Houstonians rejected the city’s red light camera program in a hard-fought ballot contest, delivering an immediate $10 million hit to an already dire budget situation at City Hall.
With almost all votes counted, a majority of voters put a decisive end to the use of the devices, which had been used to issue more than 800,000 tickets and collected $44 million in fines since 2006.
Proposition 1, a referendum asking voters to pay a drainage fee to support a 20-year, $8 billion spending program to shore up the city’s infrastructure and alleviate flooding problems, passed by the narrowest of margins Tuesday. Proposition 2, which would have reduced the residency requirement for those seeking to hold city offices from one year to six months in the 2011 election cycle, was soundly rejected.
“This is a victory for the people,” said Paul Kubosh, an attorney who defends red light runners and collected more than 20,000 signatures with his brothers to get the referendum on the ballot. “The voters said that they do not like cameras.”
City Controller Ronald Green said the loss of the devices would amount to a $10 million shortfall in revenues, a sharp decrease that would greatly complicate efforts to close a shortfall that was already nearing $80 million.
“We’re going to have to cut expenses,” he said. “We need to really start talking about the fact that furloughs and layoffs may really be a potential option. … It’s now time for drastic cuts.”
Jim McGrath, a spokesman for Keep Houston Safe, said he did not anticipate that the political action committee — backed by the Arizona-based company that runs the city’s red-light camera program – would try to fight the election results in court.
“We’re disappointed,” he said. “We put together an unprecedented coalition of police and firefighters and hospital groups who told the truth. … At the end of the day, the voters got the last word.”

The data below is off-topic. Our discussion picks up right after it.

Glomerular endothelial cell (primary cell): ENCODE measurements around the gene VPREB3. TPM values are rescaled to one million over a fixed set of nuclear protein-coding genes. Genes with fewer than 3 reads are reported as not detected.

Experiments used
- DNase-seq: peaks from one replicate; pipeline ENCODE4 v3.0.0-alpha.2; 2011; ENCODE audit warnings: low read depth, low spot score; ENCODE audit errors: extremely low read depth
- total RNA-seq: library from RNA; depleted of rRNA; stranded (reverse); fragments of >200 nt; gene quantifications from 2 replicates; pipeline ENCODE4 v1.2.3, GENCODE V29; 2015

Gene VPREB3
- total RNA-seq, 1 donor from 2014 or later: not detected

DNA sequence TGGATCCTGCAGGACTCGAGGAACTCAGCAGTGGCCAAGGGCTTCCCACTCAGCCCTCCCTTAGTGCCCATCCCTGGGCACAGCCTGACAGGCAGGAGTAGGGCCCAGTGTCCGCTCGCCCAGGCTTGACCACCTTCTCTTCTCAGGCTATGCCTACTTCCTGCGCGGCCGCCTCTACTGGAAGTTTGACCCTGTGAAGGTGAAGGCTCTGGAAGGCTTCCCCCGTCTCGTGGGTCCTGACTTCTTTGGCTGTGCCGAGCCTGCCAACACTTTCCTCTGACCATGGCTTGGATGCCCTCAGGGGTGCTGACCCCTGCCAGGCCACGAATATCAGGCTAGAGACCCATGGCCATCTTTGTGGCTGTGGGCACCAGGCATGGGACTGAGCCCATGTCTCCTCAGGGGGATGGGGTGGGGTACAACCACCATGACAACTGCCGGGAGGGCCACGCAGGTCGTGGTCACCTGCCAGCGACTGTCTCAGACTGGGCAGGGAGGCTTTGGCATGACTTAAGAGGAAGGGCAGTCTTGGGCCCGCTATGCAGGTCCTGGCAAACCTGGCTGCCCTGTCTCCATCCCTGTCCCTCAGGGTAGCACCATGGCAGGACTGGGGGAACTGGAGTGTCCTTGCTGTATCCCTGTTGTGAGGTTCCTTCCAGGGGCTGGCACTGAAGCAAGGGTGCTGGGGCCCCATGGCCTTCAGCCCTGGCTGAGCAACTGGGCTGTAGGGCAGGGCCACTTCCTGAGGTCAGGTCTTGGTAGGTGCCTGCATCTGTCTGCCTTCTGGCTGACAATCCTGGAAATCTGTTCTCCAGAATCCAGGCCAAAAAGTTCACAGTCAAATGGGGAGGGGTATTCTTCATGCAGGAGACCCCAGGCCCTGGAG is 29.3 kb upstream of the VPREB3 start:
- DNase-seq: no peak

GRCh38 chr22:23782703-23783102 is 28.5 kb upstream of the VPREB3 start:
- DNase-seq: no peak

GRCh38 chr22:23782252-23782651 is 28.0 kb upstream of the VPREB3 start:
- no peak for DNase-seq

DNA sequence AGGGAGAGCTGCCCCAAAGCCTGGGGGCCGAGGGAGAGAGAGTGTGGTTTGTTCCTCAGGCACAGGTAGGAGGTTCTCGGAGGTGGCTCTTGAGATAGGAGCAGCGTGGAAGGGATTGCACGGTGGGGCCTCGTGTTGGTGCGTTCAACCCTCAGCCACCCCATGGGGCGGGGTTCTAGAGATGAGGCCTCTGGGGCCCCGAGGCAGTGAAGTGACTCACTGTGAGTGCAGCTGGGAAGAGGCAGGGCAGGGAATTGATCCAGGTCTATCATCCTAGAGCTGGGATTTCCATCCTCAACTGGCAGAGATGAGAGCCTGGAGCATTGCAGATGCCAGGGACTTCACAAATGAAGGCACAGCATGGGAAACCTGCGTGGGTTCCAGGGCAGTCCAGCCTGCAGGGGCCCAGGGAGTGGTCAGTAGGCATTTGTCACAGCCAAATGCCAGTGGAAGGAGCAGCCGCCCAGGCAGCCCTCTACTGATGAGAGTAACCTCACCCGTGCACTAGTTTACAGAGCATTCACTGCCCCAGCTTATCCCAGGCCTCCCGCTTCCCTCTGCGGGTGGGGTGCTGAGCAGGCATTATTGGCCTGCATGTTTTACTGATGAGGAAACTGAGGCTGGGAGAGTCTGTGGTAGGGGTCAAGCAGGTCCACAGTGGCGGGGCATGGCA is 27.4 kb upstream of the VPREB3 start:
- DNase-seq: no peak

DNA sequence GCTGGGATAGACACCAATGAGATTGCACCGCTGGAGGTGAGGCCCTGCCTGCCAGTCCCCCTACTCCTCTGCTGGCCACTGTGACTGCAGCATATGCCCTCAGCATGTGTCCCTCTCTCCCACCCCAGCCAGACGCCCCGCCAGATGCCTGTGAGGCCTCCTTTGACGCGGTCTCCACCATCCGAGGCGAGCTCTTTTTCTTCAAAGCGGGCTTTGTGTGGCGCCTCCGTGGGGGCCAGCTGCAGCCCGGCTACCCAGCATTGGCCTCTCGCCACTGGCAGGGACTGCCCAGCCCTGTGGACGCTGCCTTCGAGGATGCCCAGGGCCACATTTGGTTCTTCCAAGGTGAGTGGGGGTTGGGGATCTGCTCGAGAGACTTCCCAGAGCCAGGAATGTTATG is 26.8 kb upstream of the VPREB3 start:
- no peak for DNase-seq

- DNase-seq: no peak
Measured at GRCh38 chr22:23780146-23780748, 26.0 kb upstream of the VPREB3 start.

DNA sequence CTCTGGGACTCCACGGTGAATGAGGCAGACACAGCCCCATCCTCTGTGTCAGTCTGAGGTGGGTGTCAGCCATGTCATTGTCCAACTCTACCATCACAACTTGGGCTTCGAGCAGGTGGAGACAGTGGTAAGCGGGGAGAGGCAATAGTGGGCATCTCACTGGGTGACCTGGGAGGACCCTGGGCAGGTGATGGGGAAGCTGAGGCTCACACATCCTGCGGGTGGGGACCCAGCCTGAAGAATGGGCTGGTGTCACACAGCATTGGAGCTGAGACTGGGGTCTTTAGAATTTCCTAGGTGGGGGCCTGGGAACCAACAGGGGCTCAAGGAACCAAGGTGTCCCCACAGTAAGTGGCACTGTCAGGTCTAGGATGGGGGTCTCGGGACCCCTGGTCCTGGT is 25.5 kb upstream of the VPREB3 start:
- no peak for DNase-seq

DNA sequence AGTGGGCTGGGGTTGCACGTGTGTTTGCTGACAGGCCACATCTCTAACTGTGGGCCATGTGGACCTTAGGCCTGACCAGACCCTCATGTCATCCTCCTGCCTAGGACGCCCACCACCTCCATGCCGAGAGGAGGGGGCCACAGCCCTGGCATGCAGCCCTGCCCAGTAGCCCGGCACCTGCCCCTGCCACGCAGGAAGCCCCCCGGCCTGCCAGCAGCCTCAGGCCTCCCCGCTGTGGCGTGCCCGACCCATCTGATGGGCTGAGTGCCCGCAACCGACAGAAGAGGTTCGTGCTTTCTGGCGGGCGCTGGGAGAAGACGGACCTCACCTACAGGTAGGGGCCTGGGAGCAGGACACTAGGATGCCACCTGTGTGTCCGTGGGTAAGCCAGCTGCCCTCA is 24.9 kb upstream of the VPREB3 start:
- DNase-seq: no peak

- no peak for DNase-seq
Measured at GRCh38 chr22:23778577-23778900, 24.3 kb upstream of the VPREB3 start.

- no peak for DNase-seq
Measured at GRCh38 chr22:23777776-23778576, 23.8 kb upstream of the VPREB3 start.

The election results reported Thursday evening did not include any of the 10,000 paper ballots cast county wide Tuesday, said Hector de Leon, spokesman for the county clerk’s office.
Proposition 1 supporters were thrilled Tuesday night, given that some polls had showed voters rejecting the measure by wide margins.
“We’re very excited,” said City Councilman Stephen Costello, one of a number of influential engineers who organized and financed the campaign for the drainage initiative. Costello said supporters knew it would be a close race based on early voting results. He said the proposition would help Houston shed its national reputation as a flood-prone city.
Mayor Annise Parker campaigned actively on the measure’s behalf. She ran into opposition from leaders of schools and churches who did not want to pay a drainage fee and City Council members who expressed concerns that voters would be approving a “blank check” because the city had not spelled out exactly how the measure would be implemented.
Chronicle reporters Renee C. Lee and Peggy O’Hare contributed to this report.